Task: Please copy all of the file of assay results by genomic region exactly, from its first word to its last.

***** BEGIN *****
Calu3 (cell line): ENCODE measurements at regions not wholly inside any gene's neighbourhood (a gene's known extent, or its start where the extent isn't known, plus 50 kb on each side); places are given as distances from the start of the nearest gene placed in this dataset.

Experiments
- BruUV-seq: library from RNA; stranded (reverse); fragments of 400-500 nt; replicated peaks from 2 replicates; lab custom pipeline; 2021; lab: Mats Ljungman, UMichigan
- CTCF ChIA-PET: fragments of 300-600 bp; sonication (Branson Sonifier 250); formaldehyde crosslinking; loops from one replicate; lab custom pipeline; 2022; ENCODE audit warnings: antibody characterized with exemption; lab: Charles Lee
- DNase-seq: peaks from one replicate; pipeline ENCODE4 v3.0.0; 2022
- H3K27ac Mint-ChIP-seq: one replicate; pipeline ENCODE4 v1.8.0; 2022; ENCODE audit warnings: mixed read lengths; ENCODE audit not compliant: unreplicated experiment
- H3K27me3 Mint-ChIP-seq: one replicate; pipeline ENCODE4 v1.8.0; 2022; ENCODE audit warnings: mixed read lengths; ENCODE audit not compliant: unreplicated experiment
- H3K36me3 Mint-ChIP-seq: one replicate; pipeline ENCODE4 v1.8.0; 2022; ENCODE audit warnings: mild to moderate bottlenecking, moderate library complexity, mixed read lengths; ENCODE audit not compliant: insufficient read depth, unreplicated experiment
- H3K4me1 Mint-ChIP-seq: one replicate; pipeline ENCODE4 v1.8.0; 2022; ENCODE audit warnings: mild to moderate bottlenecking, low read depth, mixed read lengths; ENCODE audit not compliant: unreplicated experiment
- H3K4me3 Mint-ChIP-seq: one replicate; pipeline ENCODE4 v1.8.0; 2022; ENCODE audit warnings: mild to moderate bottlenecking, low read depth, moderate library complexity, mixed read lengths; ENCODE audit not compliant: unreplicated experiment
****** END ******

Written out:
Calu3 (cell line): ENCODE measurements at regions not wholly inside any gene's neighbourhood (a gene's known extent, or its start where the extent isn't known, plus 50 kb on each side); places are given as distances from the start of the nearest gene placed in this dataset.

Experiments
- BruUV-seq: library from RNA; stranded (reverse); fragments of 400-500 nt; replicated peaks from 2 replicates; lab custom pipeline; 2021; lab: Mats Ljungman, UMichigan
- CTCF ChIA-PET: fragments of 300-600 bp; sonication (Branson Sonifier 250); formaldehyde crosslinking; loops from one replicate; lab custom pipeline; 2022; ENCODE audit warnings: antibody characterized with exemption; lab: Charles Lee
- DNase-seq: peaks from one replicate; pipeline ENCODE4 v3.0.0; 2022
- H3K27ac Mint-ChIP-seq: one replicate; pipeline ENCODE4 v1.8.0; 2022; ENCODE audit warnings: mixed read lengths; ENCODE audit not compliant: unreplicated experiment
- H3K27me3 Mint-ChIP-seq: one replicate; pipeline ENCODE4 v1.8.0; 2022; ENCODE audit warnings: mixed read lengths; ENCODE audit not compliant: unreplicated experiment
- H3K36me3 Mint-ChIP-seq: one replicate; pipeline ENCODE4 v1.8.0; 2022; ENCODE audit warnings: mild to moderate bottlenecking, moderate library complexity, mixed read lengths; ENCODE audit not compliant: insufficient read depth, unreplicated experiment
- H3K4me1 Mint-ChIP-seq: one replicate; pipeline ENCODE4 v1.8.0; 2022; ENCODE audit warnings: mild to moderate bottlenecking, low read depth, mixed read lengths; ENCODE audit not compliant: unreplicated experiment
- H3K4me3 Mint-ChIP-seq: one replicate; pipeline ENCODE4 v1.8.0; 2022; ENCODE audit warnings: mild to moderate bottlenecking, low read depth, moderate library complexity, mixed read lengths; ENCODE audit not compliant: unreplicated experiment